Although they sympathized, four of the five commissioners said the denial did not violate the federal law. Commissioners Leo Molitor, W. Stephen Onstot, Michael Wesner and Richard Rodriguez found no violation. Commissioner Nora Aidukas dissented. Commissioners said that even though they did not find in favor of the chabad, they hoped the Board of Supervisors would consider raising the ceiling over 70 for the growing congregation. But Bistritzky said in an interview that he was not interested in compromising. Commissioners ruled after Assistant County Counsel Robert Kwong said a variety of technical grounds had to be met. He cited other court decisions involving the law to commissioners, who were skittish about handling issues that are often left to federal judges. Molitor told the chabad’s followers. To make the finding, the commissioners first had to decide whether the chabad had made a “prima facie” case, or one true at first sight that the county had “substantially burdened” the exercise of religion. None but Aidukas agreed that the county had done so. The panel decided unanimously that the government had a compelling interest in the matter. All but Aidukas said the county had acted in the least restrictive manner. About 50 people attended the hearing, some the orthodox Jews who attend the chabad and others neighbors opposing expansion. Jeri Fox, a 27-year resident of Oak Park. A fire inspection last year showed that at least 168 people could safely occupy the structure. An environmental review also cleared the proposed expansion, officials said. Planning Director Kim Prillhart, though, said zoning rules require compatibility between the chabad and the homes in the surrounding area. Chabad leaders agreed to the limitation of 70 when terms were negotiated for the permit in 1994, she said.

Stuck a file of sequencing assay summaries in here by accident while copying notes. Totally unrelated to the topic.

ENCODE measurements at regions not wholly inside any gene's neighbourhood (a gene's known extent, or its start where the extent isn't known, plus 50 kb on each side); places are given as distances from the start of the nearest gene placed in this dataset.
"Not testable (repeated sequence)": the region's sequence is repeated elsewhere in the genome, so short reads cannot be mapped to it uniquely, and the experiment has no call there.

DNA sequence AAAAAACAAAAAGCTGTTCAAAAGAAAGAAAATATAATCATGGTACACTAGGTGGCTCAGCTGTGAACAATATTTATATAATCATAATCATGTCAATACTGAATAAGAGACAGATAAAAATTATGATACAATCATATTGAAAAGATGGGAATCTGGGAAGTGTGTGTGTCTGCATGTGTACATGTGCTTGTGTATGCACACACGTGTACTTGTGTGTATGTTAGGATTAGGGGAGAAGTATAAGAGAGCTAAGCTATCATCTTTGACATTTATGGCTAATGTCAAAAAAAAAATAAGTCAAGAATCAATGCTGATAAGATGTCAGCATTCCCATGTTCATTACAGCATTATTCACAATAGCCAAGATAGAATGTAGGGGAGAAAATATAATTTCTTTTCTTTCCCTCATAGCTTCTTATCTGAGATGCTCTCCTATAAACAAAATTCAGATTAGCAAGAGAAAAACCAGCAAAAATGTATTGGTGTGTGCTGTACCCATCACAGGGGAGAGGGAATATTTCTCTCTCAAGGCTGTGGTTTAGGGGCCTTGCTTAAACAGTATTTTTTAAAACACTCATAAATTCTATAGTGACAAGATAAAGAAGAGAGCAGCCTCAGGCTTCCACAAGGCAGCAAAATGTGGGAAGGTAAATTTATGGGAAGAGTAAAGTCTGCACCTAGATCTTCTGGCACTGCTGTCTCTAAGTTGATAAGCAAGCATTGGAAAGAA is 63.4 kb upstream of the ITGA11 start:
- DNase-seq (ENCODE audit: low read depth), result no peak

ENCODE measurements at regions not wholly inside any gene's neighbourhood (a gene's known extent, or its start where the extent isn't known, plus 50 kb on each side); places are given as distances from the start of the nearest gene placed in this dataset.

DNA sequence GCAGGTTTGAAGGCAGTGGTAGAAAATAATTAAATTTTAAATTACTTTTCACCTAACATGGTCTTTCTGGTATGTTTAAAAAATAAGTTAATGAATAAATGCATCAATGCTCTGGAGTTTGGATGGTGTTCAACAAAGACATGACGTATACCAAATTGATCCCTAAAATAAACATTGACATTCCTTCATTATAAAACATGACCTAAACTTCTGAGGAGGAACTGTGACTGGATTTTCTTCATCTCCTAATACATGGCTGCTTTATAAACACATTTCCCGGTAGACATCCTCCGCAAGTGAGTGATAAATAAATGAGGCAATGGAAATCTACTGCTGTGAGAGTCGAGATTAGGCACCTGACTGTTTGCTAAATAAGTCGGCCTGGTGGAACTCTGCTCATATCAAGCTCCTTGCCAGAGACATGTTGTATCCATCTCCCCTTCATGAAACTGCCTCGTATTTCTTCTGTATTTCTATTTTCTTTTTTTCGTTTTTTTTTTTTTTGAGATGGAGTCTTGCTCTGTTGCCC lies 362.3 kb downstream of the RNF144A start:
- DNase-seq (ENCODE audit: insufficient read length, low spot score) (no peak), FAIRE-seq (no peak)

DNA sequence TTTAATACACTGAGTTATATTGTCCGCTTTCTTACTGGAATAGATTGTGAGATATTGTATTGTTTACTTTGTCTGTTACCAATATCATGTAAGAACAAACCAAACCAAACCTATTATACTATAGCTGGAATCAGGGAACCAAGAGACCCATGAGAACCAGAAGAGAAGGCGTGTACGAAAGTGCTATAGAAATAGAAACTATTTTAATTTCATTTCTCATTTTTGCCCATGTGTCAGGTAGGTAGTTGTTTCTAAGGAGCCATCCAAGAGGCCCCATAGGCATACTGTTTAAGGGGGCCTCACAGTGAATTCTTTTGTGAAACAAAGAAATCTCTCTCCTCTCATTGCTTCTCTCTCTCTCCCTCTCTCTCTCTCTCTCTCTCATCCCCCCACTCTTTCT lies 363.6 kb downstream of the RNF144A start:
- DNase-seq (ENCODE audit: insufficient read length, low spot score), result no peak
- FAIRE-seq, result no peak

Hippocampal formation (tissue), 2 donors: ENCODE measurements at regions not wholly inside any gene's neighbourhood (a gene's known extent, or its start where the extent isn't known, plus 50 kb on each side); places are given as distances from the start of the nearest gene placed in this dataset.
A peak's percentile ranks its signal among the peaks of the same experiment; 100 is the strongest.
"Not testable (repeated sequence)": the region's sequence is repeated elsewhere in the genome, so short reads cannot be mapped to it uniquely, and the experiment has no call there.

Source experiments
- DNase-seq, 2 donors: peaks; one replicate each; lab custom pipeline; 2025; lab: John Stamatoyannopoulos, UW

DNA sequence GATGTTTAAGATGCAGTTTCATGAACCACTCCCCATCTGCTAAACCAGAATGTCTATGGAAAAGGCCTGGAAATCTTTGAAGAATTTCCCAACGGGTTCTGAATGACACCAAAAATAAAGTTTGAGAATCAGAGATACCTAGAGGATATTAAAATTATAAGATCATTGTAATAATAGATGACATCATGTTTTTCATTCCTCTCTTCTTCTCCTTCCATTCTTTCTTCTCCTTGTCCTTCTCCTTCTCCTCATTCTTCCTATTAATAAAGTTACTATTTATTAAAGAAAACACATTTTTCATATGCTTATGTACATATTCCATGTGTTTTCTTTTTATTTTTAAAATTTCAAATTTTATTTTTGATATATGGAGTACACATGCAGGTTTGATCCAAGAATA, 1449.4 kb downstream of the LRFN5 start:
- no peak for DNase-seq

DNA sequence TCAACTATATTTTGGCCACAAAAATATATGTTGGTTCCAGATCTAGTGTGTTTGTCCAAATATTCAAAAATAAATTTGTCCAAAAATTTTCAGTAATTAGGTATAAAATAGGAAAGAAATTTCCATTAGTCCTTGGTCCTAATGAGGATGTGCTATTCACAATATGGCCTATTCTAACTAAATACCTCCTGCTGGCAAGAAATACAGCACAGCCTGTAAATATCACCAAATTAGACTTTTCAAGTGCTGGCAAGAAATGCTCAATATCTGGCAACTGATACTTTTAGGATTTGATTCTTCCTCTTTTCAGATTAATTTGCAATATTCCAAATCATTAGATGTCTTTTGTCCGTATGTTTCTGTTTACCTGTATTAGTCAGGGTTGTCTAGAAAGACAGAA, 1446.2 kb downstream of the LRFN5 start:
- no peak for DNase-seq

There are few things more dramatic than a television show or film that shows ordinary people joining together in a class action lawsuit to bring down corporations. Like what every class action lawyer will tell you, it is not as simple as that. It takes more than a group of people complaining about the same thing to gain the benefits of a class suit. Class actions as done in America have their origins in the legal traditions of the English chancery court. In the 17th century, English courts set up the “bill of peace.” This allowed a group to be represented in court by a single person. To be eligible for the bill, there were three requirements. They first looked at whether there were many interested persons for the lawsuit. The second was determining if all members had an interest in the issues. The third required a representative who can protect the interests of all members, especially those who were absent.